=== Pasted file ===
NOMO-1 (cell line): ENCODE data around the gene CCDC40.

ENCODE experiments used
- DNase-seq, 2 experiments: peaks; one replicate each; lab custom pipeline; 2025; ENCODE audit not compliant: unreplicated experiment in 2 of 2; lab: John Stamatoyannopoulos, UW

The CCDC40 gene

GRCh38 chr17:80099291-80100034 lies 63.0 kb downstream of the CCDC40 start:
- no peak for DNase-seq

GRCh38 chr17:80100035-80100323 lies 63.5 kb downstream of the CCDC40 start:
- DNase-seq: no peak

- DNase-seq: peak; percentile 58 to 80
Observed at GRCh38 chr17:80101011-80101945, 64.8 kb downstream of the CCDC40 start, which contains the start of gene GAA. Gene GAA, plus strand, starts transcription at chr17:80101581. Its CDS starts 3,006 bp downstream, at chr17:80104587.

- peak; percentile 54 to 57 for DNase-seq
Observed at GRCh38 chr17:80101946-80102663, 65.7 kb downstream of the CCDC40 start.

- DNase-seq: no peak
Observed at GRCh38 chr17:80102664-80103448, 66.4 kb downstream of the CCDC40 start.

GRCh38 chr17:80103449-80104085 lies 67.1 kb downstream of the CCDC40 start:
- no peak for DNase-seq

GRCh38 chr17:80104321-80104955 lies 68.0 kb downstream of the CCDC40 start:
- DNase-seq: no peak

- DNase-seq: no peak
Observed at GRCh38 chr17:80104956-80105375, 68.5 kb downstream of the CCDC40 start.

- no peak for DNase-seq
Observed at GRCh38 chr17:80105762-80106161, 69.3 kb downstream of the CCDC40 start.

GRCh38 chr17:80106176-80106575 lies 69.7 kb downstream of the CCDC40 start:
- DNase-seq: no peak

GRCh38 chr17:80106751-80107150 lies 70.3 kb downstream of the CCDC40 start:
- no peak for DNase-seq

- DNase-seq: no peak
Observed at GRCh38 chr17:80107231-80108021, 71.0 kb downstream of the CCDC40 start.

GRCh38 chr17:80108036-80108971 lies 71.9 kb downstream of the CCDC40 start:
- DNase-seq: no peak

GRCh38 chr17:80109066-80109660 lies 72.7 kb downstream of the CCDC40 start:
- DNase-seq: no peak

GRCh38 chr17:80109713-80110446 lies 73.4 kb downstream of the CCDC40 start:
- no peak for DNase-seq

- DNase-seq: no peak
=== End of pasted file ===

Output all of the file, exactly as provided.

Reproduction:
NOMO-1 (cell line): ENCODE data around the gene CCDC40.

ENCODE experiments used
- DNase-seq, 2 experiments: peaks; one replicate each; lab custom pipeline; 2025; ENCODE audit not compliant: unreplicated experiment in 2 of 2; lab: John Stamatoyannopoulos, UW

The CCDC40 gene

GRCh38 chr17:80099291-80100034 lies 63.0 kb downstream of the CCDC40 start:
- no peak for DNase-seq

GRCh38 chr17:80100035-80100323 lies 63.5 kb downstream of the CCDC40 start:
- DNase-seq: no peak

- DNase-seq: peak; percentile 58 to 80
Observed at GRCh38 chr17:80101011-80101945, 64.8 kb downstream of the CCDC40 start, which contains the start of gene GAA. Gene GAA, plus strand, starts transcription at chr17:80101581. Its CDS starts 3,006 bp downstream, at chr17:80104587.

- peak; percentile 54 to 57 for DNase-seq
Observed at GRCh38 chr17:80101946-80102663, 65.7 kb downstream of the CCDC40 start.

- DNase-seq: no peak
Observed at GRCh38 chr17:80102664-80103448, 66.4 kb downstream of the CCDC40 start.

GRCh38 chr17:80103449-80104085 lies 67.1 kb downstream of the CCDC40 start:
- no peak for DNase-seq

GRCh38 chr17:80104321-80104955 lies 68.0 kb downstream of the CCDC40 start:
- DNase-seq: no peak

- DNase-seq: no peak
Observed at GRCh38 chr17:80104956-80105375, 68.5 kb downstream of the CCDC40 start.

- no peak for DNase-seq
Observed at GRCh38 chr17:80105762-80106161, 69.3 kb downstream of the CCDC40 start.

GRCh38 chr17:80106176-80106575 lies 69.7 kb downstream of the CCDC40 start:
- DNase-seq: no peak

GRCh38 chr17:80106751-80107150 lies 70.3 kb downstream of the CCDC40 start:
- no peak for DNase-seq

- DNase-seq: no peak
Observed at GRCh38 chr17:80107231-80108021, 71.0 kb downstream of the CCDC40 start.

GRCh38 chr17:80108036-80108971 lies 71.9 kb downstream of the CCDC40 start:
- DNase-seq: no peak

GRCh38 chr17:80109066-80109660 lies 72.7 kb downstream of the CCDC40 start:
- DNase-seq: no peak

GRCh38 chr17:80109713-80110446 lies 73.4 kb downstream of the CCDC40 start:
- no peak for DNase-seq

- DNase-seq: no peak